Archive for the ‘Missile Defense’ Category

Between 1000 and 1400 Chinese missiles are aimed at Taiwan today.  Before long, that number will increase to 2000.

China is on track to be able and destroy 90 percent of Taiwan’s key assets.

Of course, China says their military build-up is purely defense in nature.  I guess the best defense is a good offense?

No wonder Taiwan is going to want to purchase more U.S. weapons.  Missile defense has to be at the top of the list.

Read the full deal at the Global Security Newswire.

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A sea-based laser might make for a bad day for an unsuspecting UAV.

However, you’d think such a laser it would be even more desirable for missile defense. Especially in a place like the Middle East where a laser’s effect is not so diffused by water vapor.  I suppose there’s some sort of algorithm to constantly reform the beam in an effort to keep its effect in place.

Still, the big deal to me–as a non-laser guy–is the fact this is a solid state laser of significantly lower power (5.5kw) than the 15kw Firestrike.  On the other hand, the naval UAV event used six of 5.5kw lasers.

Is the non-space based Holy Grail of missile defense at hand?

Defense News relays the obvious, which is news because expectation management is being exercised.  The administration doesn’t expect new START to be ratified quickly.

I’d expect U.S. nuclear modernization and perhaps missile defense will become more closely linked to new START ratification. Months ago the administration attempted to sweeten the deal with a proposed plus-up of $5 billion (across five years) largely for the nuclear labs.

The labs are of course essential but it is useful to address the fact they are only a part of the nation’s overall nuclear enterprise.

BTW, just how new START adds to global stability is unclear because the two participating nations, the U.S. and Russia, are…well, pretty stable, at least as far as our nuclear capabilities go.

New START is instead a bilateral team-building exercise and serves as a confirmation of directions that both Russia and the U.S. are intending to take regardless of the actions of the other.  As such, it is perhaps a convenient exercise.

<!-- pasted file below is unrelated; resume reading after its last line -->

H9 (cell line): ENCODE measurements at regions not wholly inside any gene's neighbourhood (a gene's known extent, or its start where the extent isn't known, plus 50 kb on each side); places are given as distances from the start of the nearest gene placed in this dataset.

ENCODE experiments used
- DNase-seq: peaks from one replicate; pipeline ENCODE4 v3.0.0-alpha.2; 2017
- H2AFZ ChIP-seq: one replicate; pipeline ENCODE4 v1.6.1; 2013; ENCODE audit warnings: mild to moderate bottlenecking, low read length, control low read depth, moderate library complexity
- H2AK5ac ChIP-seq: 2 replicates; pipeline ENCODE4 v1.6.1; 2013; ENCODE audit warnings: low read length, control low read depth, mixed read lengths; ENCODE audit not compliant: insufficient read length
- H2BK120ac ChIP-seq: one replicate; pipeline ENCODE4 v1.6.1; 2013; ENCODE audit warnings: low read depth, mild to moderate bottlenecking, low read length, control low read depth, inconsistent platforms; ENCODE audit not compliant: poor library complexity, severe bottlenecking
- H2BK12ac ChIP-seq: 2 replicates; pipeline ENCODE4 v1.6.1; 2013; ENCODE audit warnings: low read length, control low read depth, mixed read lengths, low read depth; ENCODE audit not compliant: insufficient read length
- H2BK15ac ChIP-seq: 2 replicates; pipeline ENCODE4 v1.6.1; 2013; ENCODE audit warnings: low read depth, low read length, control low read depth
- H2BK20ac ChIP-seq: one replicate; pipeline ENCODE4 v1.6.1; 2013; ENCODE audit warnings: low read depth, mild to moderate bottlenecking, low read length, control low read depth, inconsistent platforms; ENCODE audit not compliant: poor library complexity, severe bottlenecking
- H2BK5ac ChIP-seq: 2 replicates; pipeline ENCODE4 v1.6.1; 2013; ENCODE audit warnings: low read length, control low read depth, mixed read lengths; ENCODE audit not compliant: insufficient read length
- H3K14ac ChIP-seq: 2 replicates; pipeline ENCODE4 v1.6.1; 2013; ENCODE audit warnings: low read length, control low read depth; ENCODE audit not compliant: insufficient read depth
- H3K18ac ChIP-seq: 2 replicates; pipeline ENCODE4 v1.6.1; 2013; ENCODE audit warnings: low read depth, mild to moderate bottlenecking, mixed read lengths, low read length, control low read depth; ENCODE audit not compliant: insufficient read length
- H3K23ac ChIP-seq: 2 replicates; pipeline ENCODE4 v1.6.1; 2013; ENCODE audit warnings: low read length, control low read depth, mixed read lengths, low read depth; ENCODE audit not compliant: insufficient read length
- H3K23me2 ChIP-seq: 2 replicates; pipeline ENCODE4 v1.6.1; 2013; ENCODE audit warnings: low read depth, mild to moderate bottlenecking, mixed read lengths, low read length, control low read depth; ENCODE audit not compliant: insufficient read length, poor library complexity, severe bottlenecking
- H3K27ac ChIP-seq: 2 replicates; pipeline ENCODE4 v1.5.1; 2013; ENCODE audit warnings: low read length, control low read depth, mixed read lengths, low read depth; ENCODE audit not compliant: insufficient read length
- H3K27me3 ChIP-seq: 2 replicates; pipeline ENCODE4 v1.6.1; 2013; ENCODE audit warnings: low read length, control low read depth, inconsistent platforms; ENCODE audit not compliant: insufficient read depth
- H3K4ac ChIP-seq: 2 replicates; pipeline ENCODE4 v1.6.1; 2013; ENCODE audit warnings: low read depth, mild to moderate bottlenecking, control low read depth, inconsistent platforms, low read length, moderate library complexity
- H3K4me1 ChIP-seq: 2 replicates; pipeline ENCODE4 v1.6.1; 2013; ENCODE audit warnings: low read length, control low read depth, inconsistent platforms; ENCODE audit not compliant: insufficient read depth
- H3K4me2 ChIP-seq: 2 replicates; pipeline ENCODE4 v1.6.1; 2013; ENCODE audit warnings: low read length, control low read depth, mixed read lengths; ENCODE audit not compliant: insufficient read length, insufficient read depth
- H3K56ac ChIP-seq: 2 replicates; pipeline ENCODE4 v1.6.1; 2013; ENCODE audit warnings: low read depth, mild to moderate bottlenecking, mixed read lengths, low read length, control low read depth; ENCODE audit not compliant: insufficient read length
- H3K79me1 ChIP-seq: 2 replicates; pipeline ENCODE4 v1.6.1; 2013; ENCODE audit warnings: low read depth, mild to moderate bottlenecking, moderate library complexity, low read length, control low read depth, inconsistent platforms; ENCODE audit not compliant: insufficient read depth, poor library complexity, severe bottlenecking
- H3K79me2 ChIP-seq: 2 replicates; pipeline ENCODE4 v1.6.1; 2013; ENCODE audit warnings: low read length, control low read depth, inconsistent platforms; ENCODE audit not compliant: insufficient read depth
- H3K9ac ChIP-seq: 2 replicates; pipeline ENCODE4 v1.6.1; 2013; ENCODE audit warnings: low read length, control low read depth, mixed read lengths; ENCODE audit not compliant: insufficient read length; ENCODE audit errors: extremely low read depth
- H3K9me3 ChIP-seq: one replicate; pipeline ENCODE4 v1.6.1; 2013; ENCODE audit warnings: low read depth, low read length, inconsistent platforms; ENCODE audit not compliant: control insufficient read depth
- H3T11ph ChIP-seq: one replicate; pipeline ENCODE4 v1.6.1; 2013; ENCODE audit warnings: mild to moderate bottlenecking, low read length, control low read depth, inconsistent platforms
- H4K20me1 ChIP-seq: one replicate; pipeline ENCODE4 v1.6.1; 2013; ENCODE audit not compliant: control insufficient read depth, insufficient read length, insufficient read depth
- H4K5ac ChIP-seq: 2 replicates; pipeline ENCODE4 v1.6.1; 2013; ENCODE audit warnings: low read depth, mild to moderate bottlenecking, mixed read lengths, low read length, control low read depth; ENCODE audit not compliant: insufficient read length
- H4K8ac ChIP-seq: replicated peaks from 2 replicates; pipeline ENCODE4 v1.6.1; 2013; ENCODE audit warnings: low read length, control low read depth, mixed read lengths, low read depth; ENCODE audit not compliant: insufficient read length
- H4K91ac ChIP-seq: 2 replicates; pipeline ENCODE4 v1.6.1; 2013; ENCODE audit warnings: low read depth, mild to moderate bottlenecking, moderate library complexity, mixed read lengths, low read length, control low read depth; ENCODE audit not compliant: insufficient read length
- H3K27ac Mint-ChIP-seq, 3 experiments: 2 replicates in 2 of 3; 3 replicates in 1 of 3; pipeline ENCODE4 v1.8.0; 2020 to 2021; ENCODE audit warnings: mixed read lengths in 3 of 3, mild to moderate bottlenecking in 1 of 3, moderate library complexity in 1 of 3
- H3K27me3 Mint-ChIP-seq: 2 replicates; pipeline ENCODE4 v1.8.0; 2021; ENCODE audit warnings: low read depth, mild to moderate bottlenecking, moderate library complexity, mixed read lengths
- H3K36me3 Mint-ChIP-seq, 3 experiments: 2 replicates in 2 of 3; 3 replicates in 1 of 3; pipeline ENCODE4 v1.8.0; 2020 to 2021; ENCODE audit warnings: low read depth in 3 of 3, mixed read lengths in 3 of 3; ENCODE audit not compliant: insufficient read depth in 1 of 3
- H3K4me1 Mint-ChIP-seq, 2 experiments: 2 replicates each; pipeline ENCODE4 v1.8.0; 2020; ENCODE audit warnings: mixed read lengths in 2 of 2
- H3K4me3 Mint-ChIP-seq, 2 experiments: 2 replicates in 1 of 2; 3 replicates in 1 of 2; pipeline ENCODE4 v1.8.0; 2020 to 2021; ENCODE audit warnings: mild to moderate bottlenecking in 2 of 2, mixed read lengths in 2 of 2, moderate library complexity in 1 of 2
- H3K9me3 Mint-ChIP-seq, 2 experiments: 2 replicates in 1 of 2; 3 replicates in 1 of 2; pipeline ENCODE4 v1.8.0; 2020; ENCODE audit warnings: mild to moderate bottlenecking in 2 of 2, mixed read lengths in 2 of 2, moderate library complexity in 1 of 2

We’re really much less concerned with Russia’s nuclear intentions than those of China and Pakistan (let alone Iran), but those fall into the ‘wicked problem’ category.

If the Senate thought new START would clearly and demonstrably enhance U.S.national security (versus ‘global stability’ per se) wouldn’t they already have taken action on it?

Missile defense successes, much like uneventful landings, are not big news.

Remember the three stages of defense innovation: first it can’t be done.  Next, it will cost too much.  Finally, ‘why didn’t we do this sooner?’

Missile defense haters were not immediately available for comment.

The Reuters article US plans full European missile shield in 8 years raises an interesting question: would it be a good idea for the U.S. to have a full missile shield?

The article describes the European missile defense endeavor as a multi-billion dollar effort.  Now, another question: what is the share-line with the Europeans?  The article says the U.S. will seek ‘appropriate’ cost/burden sharing.  Seek?  While that’s stronger than ‘won’t seek,’ it isn’t too inspiring.

European missile defense seems to be reasonable capability that advances U.S. national security to a degree, however, it seems intuitive that a U.S. missile shield would advance it more.

Is it me?

This article originally appeared in Air University’s The Wright Stuff.

I Know Why The Caged Bear Screams

About sixty days have passed since the administration decided to cancel the European ground-based missile defense program.  The cancelled program had been planned as ten ground-based missile interceptors to be based in Poland.  The interceptors would work cooperatively with other missile-warning sensors and a prominent missile defense radar system sited in the Czech Republic.  The arrangement had been established by the George W. Bush administration and was designed to mitigate the risk of a rogue missile launch (read Iran) against U.S. and European targets. 

The cancellation was rolled-out as a change in strategy based on revised intelligence assessments.  Under the new strategy, the missile defense effort would instead focus on better meeting near-term threats from Iran, which included a greater emphasis on addressing Iranian short and intermediate range missile systems versus the longer-range missile defense associated with the Bush administration’s approach.  Additionally, many viewed the cancellation as throwing a major “reset” bone towards Russia, who had vigorously complained about the program for a number of years. 

If so, it seemed the change of course reflected in the new missile defense strategy might benefit U.S. relations with Russia in general, as well as influencing their cooperation on Iran’s renegade nuclear program in particular.  In deciding to move away from the previous plan, the Obama administration may have removed the sharp stick of missile defense from the Bear’s eye, but why were the Russians snarling so much in the first place?  The proposed Bush Administration plan could never have stopped a full-scale Russian nuclear attack.